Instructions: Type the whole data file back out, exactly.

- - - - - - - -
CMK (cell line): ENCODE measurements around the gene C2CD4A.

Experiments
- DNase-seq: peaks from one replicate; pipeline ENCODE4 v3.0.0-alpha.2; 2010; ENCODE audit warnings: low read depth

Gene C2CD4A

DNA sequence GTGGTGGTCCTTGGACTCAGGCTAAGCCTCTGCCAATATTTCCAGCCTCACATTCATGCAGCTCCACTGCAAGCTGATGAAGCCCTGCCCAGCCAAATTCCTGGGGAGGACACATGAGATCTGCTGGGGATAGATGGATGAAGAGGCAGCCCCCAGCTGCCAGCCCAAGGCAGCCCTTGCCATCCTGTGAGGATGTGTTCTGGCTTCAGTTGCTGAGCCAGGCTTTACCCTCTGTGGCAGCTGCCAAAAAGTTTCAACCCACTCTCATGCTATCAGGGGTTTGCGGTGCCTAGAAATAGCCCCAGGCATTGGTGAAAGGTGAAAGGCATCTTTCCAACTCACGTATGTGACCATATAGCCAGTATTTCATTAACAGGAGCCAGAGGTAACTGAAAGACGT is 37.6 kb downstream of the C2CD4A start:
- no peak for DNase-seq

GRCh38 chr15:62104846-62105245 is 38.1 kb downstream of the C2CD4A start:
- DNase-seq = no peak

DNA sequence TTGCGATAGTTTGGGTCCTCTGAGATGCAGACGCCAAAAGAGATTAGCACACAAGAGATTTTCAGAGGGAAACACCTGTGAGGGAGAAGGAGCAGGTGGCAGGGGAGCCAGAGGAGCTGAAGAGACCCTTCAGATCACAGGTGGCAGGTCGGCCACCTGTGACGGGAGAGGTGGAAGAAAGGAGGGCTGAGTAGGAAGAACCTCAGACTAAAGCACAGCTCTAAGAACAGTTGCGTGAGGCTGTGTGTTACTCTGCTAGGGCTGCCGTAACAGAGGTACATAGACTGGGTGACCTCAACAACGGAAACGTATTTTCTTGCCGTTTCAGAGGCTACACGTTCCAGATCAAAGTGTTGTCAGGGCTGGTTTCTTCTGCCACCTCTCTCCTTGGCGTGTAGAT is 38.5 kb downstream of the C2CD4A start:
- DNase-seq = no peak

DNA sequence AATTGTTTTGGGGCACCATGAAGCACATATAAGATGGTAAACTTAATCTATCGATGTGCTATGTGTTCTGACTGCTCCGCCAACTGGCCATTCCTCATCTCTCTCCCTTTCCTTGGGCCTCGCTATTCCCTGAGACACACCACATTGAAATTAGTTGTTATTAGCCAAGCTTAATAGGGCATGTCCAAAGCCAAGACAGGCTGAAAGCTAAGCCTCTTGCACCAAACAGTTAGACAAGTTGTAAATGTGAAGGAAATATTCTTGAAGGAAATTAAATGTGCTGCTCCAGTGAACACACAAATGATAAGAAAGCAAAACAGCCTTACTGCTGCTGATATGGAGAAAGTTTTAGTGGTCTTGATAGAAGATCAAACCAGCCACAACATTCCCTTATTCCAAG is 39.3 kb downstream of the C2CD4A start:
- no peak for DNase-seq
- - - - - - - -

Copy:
CMK (cell line): ENCODE measurements around the gene C2CD4A.

Experiments
- DNase-seq: peaks from one replicate; pipeline ENCODE4 v3.0.0-alpha.2; 2010; ENCODE audit warnings: low read depth

Gene C2CD4A

DNA sequence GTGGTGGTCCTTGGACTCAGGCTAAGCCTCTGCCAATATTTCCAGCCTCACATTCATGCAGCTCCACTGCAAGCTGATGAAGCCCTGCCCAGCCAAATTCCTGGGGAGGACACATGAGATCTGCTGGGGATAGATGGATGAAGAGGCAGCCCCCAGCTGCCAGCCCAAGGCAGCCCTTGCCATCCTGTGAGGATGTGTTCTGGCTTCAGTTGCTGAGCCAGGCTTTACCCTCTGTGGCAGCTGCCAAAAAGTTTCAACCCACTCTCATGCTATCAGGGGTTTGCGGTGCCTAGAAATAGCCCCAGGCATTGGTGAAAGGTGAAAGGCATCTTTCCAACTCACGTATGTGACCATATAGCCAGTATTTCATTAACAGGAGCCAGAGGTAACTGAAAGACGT is 37.6 kb downstream of the C2CD4A start:
- no peak for DNase-seq

GRCh38 chr15:62104846-62105245 is 38.1 kb downstream of the C2CD4A start:
- DNase-seq = no peak

DNA sequence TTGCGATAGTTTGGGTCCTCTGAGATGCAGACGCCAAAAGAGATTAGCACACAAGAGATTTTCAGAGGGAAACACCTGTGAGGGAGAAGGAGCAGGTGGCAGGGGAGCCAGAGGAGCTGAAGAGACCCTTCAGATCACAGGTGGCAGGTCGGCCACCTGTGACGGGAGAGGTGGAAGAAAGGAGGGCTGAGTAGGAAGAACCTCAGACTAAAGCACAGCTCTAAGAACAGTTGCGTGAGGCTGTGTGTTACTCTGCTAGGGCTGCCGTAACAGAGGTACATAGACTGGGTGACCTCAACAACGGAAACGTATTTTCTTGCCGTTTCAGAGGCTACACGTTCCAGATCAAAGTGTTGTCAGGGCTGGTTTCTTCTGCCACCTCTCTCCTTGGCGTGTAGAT is 38.5 kb downstream of the C2CD4A start:
- DNase-seq = no peak

DNA sequence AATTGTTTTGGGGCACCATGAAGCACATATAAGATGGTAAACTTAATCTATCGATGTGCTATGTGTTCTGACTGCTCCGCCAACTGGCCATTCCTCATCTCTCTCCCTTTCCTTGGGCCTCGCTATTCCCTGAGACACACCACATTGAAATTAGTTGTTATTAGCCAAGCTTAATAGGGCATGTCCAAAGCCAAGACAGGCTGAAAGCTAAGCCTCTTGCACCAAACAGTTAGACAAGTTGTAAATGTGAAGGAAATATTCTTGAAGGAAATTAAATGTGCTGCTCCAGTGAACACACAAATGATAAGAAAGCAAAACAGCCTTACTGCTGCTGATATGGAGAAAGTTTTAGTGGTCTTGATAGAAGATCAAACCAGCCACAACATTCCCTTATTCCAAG is 39.3 kb downstream of the C2CD4A start:
- no peak for DNase-seq